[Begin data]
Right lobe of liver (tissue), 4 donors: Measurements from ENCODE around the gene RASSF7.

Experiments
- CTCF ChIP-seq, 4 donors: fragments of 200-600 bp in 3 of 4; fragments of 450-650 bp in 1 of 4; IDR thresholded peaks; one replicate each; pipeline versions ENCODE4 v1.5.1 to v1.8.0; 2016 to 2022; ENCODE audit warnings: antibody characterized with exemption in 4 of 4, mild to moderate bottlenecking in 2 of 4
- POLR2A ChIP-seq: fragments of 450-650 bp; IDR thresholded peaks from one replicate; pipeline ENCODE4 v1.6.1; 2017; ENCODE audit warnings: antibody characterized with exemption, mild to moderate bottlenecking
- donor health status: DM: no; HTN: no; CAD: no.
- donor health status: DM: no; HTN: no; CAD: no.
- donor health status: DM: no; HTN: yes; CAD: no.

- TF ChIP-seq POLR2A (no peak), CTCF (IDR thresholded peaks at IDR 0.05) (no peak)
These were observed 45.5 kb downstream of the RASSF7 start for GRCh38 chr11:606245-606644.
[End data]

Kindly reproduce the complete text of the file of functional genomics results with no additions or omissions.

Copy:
Right lobe of liver (tissue), 4 donors: Measurements from ENCODE around the gene RASSF7.

Experiments
- CTCF ChIP-seq, 4 donors: fragments of 200-600 bp in 3 of 4; fragments of 450-650 bp in 1 of 4; IDR thresholded peaks; one replicate each; pipeline versions ENCODE4 v1.5.1 to v1.8.0; 2016 to 2022; ENCODE audit warnings: antibody characterized with exemption in 4 of 4, mild to moderate bottlenecking in 2 of 4
- POLR2A ChIP-seq: fragments of 450-650 bp; IDR thresholded peaks from one replicate; pipeline ENCODE4 v1.6.1; 2017; ENCODE audit warnings: antibody characterized with exemption, mild to moderate bottlenecking
- donor health status: DM: no; HTN: no; CAD: no.
- donor health status: DM: no; HTN: no; CAD: no.
- donor health status: DM: no; HTN: yes; CAD: no.

- TF ChIP-seq POLR2A (no peak), CTCF (IDR thresholded peaks at IDR 0.05) (no peak)
These were observed 45.5 kb downstream of the RASSF7 start for GRCh38 chr11:606245-606644.